6 October 2010

Investigations reopened into journalists' murders thanks to CPJ

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Top authorities at the Kremlin have vowed to pursue 19 cases of unsolved, work-related murdered journalists following an appeal by the Committee to Protect Journalists (CPJ).

Last week officials at the Investigative Committee in Moscow, who are directly responsible for investigating the most serious crimes in Russia, met with a visiting delegation from CPJ and pledged to aggressively look into the murder cases, including at least five that had been previously closed or suspended.

"It's a matter of honour for us to solve these murders," Aleksandr Bastrykin, chair of the Investigative Committee, told CPJ. "It's a matter of proving our professionalism."

The cases include the 2003 death of "Novaya Gazeta" deputy editor Yuri Shchekochikhin, who died after a sudden illness although his colleagues suspect he was poisoned; and the 2005 killing of Puls-TV cameraman Pavel Makeev, which had previously been classified as a car accident.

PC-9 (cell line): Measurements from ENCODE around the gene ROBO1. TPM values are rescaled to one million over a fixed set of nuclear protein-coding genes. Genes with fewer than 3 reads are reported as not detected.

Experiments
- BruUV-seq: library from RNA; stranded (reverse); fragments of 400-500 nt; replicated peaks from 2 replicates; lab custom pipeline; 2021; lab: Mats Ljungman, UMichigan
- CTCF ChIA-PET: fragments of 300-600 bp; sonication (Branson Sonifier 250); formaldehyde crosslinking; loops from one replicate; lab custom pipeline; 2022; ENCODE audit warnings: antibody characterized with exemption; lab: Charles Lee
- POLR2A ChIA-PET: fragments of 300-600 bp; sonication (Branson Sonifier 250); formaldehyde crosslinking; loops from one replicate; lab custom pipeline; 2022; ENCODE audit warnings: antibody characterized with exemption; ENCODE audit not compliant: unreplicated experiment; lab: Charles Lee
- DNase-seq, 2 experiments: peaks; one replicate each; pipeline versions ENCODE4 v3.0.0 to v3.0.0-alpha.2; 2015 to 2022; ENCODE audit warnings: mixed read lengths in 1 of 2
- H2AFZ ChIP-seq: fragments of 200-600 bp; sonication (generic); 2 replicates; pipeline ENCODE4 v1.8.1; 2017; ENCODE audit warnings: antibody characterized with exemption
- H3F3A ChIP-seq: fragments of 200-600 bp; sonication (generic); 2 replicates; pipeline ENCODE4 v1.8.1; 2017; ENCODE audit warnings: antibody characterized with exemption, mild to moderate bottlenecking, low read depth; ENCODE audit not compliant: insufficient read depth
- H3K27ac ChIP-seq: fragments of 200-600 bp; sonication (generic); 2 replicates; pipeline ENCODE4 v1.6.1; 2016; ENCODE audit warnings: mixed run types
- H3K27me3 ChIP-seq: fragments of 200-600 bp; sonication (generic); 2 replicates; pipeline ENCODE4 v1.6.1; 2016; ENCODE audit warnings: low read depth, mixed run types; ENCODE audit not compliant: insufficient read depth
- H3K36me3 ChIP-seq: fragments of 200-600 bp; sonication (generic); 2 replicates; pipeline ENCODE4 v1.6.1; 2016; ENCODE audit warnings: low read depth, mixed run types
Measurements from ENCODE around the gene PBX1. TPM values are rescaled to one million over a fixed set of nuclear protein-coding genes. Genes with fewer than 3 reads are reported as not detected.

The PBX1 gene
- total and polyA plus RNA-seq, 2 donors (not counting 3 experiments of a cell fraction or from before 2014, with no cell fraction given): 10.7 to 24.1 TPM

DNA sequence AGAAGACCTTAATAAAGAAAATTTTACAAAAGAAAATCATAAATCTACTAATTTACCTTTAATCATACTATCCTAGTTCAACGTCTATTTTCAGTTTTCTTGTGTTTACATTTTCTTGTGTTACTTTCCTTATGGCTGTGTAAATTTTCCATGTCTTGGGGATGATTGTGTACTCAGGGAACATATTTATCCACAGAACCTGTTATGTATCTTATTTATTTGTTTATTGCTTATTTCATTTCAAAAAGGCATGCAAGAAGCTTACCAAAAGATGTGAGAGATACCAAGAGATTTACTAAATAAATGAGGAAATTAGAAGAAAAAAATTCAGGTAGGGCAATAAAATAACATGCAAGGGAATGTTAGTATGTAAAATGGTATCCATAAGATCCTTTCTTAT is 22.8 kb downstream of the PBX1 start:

According to news reports, Bastrykin told journalists last month that police were close to finding the suspected killer of human rights defender and journalist Natalya Estemirova, whose body was found by a roadside in Ingushetia a year ago. Authorities said they are trying to locate and arrest Chechen guerrilla fighter Alkhazur Bashayev.

The Investigative Committee was set up three years ago and was bolstered by President Dimitry Medvedev's recent decision to separate the committee from the Prosecutor General's Office and make it directly answerable to him.

But human rights activists are unconvinced that Russia is making great advances on its free expression record. Russia ranks eighth on CPJ's list of countries where journalists are killed regularly and governments fail to solve the crimes, with 19 journalists murdered in the country since 2000.

"Investigators reported progress in a number of cases. Of course, we will not be satisfied until we see prosecutions and convictions," said CPJ.

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